November 27, 2002. That was the day the greatly overlooked and underappreciated Treasure Planet launched into theatres, without much fanfare. Mixed critical reviews certainly did not help encourage moviegoers to head into cinemas to see Disney’s latest action-adventure flick, as opposed to the highly-popular Harry Potter and the Chamber of Secrets. As a result, the big-budget animated film flopped at the box office, sinking the company’s efforts at exploring the sci-fi space genre. Well, until John Carter premiered, and we all know how that turned out. After ten years, Disney is breathing new life into the cult fantasy favorite by releasing Treasure Planet on Blu-ray. Will this generate the attention of new fans to check out the studio’s 43rd animated feature? Let’s hope so.
Joseph Gordon-Levitt energizes Jim Hawkins, the rebellious teenage protagonist, with boyish spirit and angst. Hawkins’ carefree existence of solar sailing on his home planet closes when a monster-like pilot’s spaceship crashes near his family’s inn, leaving behind a map of the legendary Treasure Planet. All of those daring stories of pirates and cyborgs Jim read about as a boy were real, and he and his mom’s persnickety friend, Dr. Doppler (the perfectly-cast David Hyde Pierce) set off to charter a mission to find that “Loot of a Thousand Worlds.”
Here they embark on an amazing adventure that takes them through numerous perilous situations. On the RLS Legacy, a fantastic-looking ship that utilizes the film’s computer animation to full extent, we glimpse into the fascinating worlds that dominate this adventure film. Loosely based on the Robert Louis Stevenson novel, certain elements from the novel come through in this sci-fi adaptation. There’s the mysterious pirate John Silver, disguised as a chef. Brian Murray voices Silver, who sports an Inspector Gadget-like robotic right arm, serving multiple purposes. He evolves into a father-like figure for the teenager, whose dad walked out on his family and forever scarred the boy’s sense of trust in male role models. What a moral crisis for Silver, who is leading a crew planning to commit mutiny. Captain Amelia, a stern, feline-like individual voiced by the clever Emma Thompson, is overcome by this group of pirates and must make a daring escape with Jim and Doppler. And we’re not even halfway through the film, already featuring a spectacular supernova, and a death blamed on Jim by one of the mutineers. Intense content.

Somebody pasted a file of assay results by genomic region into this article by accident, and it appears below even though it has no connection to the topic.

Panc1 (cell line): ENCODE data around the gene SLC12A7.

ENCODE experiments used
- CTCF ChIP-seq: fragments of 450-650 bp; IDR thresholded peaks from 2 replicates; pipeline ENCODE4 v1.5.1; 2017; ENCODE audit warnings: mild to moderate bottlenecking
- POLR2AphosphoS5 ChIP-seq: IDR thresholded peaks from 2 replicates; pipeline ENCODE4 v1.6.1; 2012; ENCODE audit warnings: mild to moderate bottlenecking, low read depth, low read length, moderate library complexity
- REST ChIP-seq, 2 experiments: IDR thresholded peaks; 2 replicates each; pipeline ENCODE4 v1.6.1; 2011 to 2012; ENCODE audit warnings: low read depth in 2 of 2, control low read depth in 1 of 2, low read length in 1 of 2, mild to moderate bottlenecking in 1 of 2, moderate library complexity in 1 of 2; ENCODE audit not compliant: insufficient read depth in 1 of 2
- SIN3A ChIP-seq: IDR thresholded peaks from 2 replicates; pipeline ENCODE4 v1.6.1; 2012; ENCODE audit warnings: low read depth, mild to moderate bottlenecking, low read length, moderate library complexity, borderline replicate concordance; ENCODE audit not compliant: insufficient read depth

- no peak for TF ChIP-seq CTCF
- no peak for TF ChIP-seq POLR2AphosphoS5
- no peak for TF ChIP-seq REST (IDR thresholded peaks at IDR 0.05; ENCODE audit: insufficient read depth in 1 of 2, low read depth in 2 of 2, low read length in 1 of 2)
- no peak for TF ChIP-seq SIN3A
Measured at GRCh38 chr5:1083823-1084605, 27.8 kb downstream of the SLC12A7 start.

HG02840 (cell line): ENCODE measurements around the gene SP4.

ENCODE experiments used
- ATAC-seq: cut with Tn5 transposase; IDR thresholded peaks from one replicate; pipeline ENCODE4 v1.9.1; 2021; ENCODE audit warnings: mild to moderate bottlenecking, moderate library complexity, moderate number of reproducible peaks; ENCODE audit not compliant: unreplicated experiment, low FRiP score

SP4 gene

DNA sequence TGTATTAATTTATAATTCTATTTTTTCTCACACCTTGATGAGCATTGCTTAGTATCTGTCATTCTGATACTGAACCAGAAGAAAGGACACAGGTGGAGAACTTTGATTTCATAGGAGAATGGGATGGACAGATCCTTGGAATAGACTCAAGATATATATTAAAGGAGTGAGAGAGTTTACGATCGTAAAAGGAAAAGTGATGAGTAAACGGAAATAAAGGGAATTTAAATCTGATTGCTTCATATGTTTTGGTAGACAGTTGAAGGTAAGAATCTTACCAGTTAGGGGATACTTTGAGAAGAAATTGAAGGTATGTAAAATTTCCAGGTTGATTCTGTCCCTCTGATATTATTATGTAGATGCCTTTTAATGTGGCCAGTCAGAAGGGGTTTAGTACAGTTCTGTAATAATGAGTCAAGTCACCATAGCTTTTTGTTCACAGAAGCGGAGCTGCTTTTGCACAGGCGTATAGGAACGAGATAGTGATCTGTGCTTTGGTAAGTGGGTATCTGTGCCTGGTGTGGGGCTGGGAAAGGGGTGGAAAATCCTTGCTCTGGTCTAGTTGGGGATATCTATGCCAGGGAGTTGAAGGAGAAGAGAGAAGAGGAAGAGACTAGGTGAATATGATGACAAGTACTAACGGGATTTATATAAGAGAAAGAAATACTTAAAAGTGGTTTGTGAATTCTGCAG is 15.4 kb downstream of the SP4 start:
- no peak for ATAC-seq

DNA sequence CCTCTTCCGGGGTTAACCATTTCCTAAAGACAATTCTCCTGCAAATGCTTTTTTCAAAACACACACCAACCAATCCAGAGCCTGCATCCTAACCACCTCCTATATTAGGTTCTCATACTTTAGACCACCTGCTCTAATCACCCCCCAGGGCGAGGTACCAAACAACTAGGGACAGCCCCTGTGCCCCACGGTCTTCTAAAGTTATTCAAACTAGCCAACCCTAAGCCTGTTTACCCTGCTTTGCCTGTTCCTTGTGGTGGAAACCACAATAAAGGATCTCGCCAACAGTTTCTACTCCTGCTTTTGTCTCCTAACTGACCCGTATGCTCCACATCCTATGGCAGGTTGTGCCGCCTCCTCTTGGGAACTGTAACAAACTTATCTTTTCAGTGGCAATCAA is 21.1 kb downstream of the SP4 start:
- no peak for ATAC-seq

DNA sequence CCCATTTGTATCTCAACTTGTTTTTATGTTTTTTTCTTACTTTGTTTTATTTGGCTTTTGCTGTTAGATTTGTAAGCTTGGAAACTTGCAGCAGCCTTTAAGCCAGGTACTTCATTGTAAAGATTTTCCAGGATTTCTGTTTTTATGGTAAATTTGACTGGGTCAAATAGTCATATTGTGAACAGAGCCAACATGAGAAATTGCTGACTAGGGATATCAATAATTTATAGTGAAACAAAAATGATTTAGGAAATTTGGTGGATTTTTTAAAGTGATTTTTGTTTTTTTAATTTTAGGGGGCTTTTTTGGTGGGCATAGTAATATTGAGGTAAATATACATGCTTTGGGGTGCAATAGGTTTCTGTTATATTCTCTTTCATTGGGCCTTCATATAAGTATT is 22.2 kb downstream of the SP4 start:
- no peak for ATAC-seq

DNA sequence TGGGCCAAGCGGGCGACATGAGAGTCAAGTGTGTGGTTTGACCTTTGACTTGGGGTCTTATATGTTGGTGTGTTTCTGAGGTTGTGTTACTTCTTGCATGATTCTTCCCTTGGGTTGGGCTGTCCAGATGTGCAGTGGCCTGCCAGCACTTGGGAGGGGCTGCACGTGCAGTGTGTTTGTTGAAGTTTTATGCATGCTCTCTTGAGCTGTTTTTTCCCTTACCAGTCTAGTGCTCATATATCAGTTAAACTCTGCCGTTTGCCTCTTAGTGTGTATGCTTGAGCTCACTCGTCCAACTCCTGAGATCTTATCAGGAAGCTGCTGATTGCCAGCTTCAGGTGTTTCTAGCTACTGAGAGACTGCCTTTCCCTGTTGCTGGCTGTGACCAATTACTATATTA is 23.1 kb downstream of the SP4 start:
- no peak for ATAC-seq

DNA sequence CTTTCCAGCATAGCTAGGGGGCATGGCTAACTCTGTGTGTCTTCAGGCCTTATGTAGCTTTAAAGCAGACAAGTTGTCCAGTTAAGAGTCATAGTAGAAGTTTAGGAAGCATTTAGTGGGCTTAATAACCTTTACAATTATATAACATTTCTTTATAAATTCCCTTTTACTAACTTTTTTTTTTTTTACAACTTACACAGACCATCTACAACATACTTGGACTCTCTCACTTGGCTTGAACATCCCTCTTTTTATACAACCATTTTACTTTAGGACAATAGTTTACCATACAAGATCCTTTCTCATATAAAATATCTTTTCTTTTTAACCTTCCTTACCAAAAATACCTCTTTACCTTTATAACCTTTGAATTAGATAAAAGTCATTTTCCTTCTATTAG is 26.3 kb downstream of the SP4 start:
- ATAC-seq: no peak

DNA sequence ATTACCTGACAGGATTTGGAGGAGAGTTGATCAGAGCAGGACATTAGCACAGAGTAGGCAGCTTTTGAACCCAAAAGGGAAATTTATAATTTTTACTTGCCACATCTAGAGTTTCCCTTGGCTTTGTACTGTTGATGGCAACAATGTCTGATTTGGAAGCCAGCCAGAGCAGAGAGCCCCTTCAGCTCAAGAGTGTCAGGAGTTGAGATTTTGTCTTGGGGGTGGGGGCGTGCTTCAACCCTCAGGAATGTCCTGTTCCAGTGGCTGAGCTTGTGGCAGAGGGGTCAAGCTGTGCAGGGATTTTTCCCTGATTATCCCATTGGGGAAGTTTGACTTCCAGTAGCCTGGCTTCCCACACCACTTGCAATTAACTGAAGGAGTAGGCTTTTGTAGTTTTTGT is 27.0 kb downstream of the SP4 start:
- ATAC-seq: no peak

The gorgeous atmosphere of this traditionally-animated/computer-animated hybrid is unlike anything the studio has ever attempted, and completed, successfully. The backdrop cannot be articulated clearly or well enough to detail the layering of colors and visuals. Even a decade later, the imagery of Treasure Planet holds up, looking as original as WALL-E or similarly-themed titles. There’s a timeless element to seeing colonial villages and flying ships in the stars. Though not necessarily the most balanced blend of factors, that is part of Planet’s charm. How many other stories can you think of that mix aspects of the 1700’s with those of centuries far from now? Not many, but this epic manages to integrate those old-world features into something out of Star Wars or the like. We don’t question “why,” but rather watch in wonder.
2002 was a symbol of a different time in Disney animation, when much upheaval was occurring in the direction of the studio’s slate and formatting of projects. Computer animation had begun to take over much of what audiences were seeing, and here a new film opened that utilized that format in a mostly traditionally-animated atmosphere. Audiences couldn’t seem to make sense of this, as the combination and seemingly-strange storytelling signaled a big “weird.” “Why see this movie?” some may have questioned. Enough people held the same thought, as Treasure Planet grossed a meager $38 million domestically. Though it performed more modestly on home video in 2003, earning at least $60 million, few realized the treasure of this wondrous experience.